Additionally, applicants must inquire among potential neighbors whether they would like to see a new liquor establishment near their businesses or residences. If a majority of new potential neighbors aren’t keen about the new business, it’s a good guess the city’s liquor enforcement and the hearing officer won’t approve a new liquor license.
“For as long as I’ve worked in liquor licensing, I don’t think I’d want to go through that process,” said Deb Kemp, deputy city clerk for Grand Junction.
To open a medical marijuana dispensary in Grand Junction, all that’s required is a business license and an agreement to collect sales tax.
Manager Tanner Willis of Green Natural Solutions on Rood Avenue said the business’ owner is opening four more medical marijuana shops the next four Mondays in Glenwood Springs, Delta, Breckenridge and Fort Collins, respectively.
Willis, 22, of Grand Junction, has worked at the store since it opened July 17. A radio ad swept in a surge of new business and others curious about how to obtain a medical marijuana license, he said.
“We’re not your average drug dealers,” Willis said amid the brightly lit, first-floor corner office.
“The people we help are not just a bunch of teenage kids coming in and out to get high. Just don’t be so quick to judge. We’re helping people with legitimate needs.”
The store administers medication to about 145 patients, and about three to four new patients come in daily, Willis said.
Willis obtained a medical marijuana card after becoming afflicted with severe, unexplainable nausea. The 6-foot-4 Willis went from 190 pounds to a scant 132 pounds in one week, he said.
Health care providers conducted numerous tests on him but couldn’t determine his ailment.
Nonetheless, he was prescribed cancer-fighting drugs that produced side effects worse than his condition. He said he was shunned when he asked doctors whether medical marijuana could help. Now, he takes medical marijuana orally through food or pills. He said his nausea has vanished and he’s able to gain weight.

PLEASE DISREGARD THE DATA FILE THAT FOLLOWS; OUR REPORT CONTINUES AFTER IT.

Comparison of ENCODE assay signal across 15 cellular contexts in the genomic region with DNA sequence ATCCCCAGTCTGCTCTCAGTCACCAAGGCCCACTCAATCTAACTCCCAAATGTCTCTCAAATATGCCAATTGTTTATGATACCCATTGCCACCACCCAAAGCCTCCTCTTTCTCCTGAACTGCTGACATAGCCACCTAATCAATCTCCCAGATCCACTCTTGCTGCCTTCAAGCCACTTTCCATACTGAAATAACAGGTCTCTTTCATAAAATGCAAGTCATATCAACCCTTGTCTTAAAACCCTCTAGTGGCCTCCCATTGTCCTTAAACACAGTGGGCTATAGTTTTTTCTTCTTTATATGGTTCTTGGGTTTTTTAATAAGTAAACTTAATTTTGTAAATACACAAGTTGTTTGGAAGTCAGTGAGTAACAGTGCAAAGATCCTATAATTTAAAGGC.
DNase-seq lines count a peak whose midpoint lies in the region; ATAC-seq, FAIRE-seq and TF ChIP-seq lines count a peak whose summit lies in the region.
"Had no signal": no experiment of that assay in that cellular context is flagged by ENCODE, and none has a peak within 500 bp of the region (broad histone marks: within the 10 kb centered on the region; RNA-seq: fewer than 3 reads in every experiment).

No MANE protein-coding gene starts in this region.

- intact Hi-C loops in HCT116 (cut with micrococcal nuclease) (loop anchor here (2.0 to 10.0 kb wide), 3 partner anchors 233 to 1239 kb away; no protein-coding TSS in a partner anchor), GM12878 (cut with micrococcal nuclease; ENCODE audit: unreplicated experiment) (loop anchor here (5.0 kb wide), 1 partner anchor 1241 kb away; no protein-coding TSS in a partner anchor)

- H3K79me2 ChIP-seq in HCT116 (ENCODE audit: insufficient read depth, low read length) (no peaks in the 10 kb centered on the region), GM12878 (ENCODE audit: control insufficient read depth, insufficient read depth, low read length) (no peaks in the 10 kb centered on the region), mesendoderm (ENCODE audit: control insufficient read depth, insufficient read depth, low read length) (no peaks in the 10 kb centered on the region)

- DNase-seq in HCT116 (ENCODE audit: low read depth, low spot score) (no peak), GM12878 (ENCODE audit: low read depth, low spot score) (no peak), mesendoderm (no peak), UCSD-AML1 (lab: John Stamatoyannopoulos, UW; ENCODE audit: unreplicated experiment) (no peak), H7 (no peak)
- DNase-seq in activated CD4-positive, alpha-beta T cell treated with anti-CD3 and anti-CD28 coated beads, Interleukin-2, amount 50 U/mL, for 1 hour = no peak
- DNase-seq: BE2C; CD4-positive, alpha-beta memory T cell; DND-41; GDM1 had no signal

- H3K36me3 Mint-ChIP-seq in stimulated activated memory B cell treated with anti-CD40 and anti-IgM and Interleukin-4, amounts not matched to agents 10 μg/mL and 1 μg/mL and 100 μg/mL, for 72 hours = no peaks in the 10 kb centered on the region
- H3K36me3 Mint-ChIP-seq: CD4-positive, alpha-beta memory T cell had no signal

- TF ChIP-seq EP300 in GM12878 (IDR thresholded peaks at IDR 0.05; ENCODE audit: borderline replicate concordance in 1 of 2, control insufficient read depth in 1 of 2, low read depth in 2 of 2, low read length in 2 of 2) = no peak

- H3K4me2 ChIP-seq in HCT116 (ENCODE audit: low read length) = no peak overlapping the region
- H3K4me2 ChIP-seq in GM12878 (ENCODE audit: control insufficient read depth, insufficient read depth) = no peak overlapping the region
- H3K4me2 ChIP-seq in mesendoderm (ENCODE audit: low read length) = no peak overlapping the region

“I’ve seen people in here that are 90 to 95 years old and others in a three-piece business suit,” he said. “We try to keep it as professional as we can, like going to a doctor.”
More than 800 physicians in Colorado have referred patients for medical marijuana use. Some dispensaries have doctors on site, or staff at dispensaries refer potential clients to doctors known to prescribe the drug. Patients afflicted with debilitating conditions can be granted a referral, but 90 percent of all patients on the state’s registry list their ailment as severe pain.
Colorado Attorney General John Suthers said the holes now in the law concerning medical marijuana dispensaries and users are bound to cause backlash.
Possession of marijuana is against federal law, but the Obama administration in March ordered federal agencies to desist with dispensary raids. Dispensaries are allowed to have 2 ounces of medical marijuana per patient. Caretakers, or dispensaries, were allowed to grow six marijuana plants per patient, but there are no limits now on their numbers of patients.
“That has opened the floodgates,” Suthers said. “They can’t survive with the existing population. They have to create new patients. It’s really an abusive situation.”